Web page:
FHSU revives 'Fort Hays Studies' research series
05/03/2007

A third booklet in the rejuvenated "Fort Hays Studies" series has just been published, and Fort Hays State University marked the occasion with a news conference and reception this morning in the Dreiling Lobby of Sheridan Hall.

" 'Fort Hays Studies' has been sponsored by the Graduate School since the late '30s," said Dr. Edward H. Hammond, FHSU president. "Interest in the series waned somewhat during the 1990s and during the first few years of the new century. However, recent events suggest that the publication’s best days may be yet to come. During the spring semester of 2005, Dr. Tom Jackson, then-dean of Graduate Studies and Research who has since retired, revived 'Fort Hays Studies' and gave it a bold new look and a renewed sense of purpose. Dr. Steven Trout, interim dean of the Graduate School, has continued to provide the leadership necessary to keep the series thriving."

"FHSU turned an important corner in its history by establishing the scholarly monograph series in 1939," Dean Trout said. He said the first volume, "Half Hours with Choral Speech" by Pearl Giddings Cruise, contained a preface by editor F.B. Streeter that outlined the project’s scope: "The Fort Hays Kansas State College is beginning, with this monograph, the publication of a series of special studies written by faculty members and graduate students of this college. The plans call for the publication of a series of monographs in each of the following fields: Education, Literature, Psychology, Science and Social Science."

Trout said that during the nearly seven decades that have passed since its founding, the "Fort Hays Studies" series has served as a crucial venue for scholarship that might not find a home elsewhere.

"Most of the works contained in the series are too short to appeal to academic book publishers and, at the same time, too lengthy for scholarly journals," he explained. "In addition, the subject material is sometimes of a highly specific, local nature and thus inappropriate for external publication. The series has, however, never lacked variety. Selecting volumes at random, one finds studies of Kansas literature, the history of the occult, Clinical Psychology, the flora and fauna of the Great Plains, small-town economics, and classical violin music. Going well beyond its original mission, the series, which now numbers nearly 60 volumes, has come to include writings from almost every discipline represented on the FHSU campus."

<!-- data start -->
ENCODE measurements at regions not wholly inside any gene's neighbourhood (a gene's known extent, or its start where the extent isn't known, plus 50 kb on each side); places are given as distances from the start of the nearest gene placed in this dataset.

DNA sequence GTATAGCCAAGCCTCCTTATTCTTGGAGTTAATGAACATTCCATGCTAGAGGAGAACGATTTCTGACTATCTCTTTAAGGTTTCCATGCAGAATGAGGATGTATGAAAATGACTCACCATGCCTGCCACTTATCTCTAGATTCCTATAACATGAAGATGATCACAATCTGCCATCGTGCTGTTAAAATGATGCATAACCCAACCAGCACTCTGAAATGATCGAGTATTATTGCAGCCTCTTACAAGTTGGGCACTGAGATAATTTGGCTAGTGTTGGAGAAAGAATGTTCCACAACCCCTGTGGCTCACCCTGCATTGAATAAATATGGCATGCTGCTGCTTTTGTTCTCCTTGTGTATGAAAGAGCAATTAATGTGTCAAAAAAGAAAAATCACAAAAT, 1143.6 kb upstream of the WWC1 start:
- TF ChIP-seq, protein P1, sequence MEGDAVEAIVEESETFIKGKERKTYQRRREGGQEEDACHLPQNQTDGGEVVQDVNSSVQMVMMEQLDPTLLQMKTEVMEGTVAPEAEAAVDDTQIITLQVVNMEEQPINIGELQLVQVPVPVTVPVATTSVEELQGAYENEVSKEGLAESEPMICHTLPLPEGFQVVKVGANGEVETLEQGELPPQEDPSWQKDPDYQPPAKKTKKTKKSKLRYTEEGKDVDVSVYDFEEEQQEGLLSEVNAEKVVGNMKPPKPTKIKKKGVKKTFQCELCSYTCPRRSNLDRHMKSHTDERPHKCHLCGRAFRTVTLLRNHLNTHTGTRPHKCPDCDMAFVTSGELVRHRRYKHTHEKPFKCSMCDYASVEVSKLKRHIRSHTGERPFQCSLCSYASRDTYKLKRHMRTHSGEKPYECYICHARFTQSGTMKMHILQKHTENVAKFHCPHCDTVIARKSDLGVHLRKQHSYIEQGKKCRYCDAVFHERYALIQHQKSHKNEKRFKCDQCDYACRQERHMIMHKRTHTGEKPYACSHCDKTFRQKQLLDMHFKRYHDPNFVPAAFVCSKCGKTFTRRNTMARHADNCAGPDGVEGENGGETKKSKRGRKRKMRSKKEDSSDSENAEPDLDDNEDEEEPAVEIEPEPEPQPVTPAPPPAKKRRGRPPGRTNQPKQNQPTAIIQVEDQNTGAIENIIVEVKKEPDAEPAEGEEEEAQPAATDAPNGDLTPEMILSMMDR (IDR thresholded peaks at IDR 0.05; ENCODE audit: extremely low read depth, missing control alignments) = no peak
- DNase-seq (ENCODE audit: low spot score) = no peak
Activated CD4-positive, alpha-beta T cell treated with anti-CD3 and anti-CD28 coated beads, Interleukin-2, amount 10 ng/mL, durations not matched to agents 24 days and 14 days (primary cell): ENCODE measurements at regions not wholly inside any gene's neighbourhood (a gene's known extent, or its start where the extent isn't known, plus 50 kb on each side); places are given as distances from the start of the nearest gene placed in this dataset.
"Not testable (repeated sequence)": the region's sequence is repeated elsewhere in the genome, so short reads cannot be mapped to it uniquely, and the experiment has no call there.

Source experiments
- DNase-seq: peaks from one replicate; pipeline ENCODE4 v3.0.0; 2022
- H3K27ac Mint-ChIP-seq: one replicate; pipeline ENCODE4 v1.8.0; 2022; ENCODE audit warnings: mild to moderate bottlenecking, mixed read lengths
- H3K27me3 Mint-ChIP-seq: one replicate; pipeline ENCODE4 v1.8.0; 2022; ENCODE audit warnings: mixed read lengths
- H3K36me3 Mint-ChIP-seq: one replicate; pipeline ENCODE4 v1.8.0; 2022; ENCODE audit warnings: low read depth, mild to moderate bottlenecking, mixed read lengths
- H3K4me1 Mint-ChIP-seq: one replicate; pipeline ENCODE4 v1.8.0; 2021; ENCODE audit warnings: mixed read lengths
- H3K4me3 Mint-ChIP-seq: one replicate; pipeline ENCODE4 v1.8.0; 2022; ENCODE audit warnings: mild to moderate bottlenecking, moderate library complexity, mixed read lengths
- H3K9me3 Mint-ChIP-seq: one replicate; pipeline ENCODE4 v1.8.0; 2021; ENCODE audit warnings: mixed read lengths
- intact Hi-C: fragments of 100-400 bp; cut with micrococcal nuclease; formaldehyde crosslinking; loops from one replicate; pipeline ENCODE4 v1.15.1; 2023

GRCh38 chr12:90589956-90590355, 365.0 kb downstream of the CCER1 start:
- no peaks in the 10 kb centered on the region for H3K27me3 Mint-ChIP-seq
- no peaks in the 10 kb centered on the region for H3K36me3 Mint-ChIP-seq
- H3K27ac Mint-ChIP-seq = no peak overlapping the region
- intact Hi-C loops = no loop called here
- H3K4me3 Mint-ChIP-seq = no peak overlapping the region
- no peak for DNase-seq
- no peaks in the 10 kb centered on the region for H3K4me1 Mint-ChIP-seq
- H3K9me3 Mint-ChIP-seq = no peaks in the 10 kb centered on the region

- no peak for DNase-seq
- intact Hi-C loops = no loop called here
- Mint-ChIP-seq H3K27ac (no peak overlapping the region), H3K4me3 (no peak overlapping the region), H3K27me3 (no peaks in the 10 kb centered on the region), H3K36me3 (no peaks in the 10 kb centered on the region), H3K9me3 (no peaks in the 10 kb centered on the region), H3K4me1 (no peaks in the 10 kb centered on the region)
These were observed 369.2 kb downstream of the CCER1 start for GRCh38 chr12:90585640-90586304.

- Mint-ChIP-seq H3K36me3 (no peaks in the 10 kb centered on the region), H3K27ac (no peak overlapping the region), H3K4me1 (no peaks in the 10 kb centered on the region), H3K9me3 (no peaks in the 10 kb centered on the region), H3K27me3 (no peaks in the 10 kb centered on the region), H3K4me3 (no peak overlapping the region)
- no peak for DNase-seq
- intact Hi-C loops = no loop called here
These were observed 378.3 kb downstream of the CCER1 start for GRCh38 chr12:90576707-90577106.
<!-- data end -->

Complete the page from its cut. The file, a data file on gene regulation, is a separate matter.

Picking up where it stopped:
Trout directed much of the credit for the new success of the series to Dr. Bradley Will, FHSU's director of composition and current editor of "Fort Hays Studies." "The first two volumes edited by Dr. Will -- one a study of faculty retirement plans, the other an analysis of local climate change -- are among the finest that 'Fort Hays Studies' has seen," Trout said. "Our celebration of this long-standing series, a unique and innovative FHSU tradition, is prompted today by the publication of the latest volume by Dr. Robert Rook, a former FHSU history professor." Rook's monograph is " 'The Eleventh Commandment' and A Land of Promise: Walter Clay Lowdermilk and the Middle East, 1937-1944."

Will said he was proud to be a part of the restoration of the "Fort Hays Studies" series. "It has been a joy to work with such talented authors, and I'm particularly happy to be able to make such a broad range of scholarship available to the public," he said. "The next issue of 'Fort Hays Studies' will be Mark Eberle's study of fish species present in the streams and waterways of western Kansas. Following that, we will devote an issue to the study of the impact of mobile computing on the Fort Hays State campus."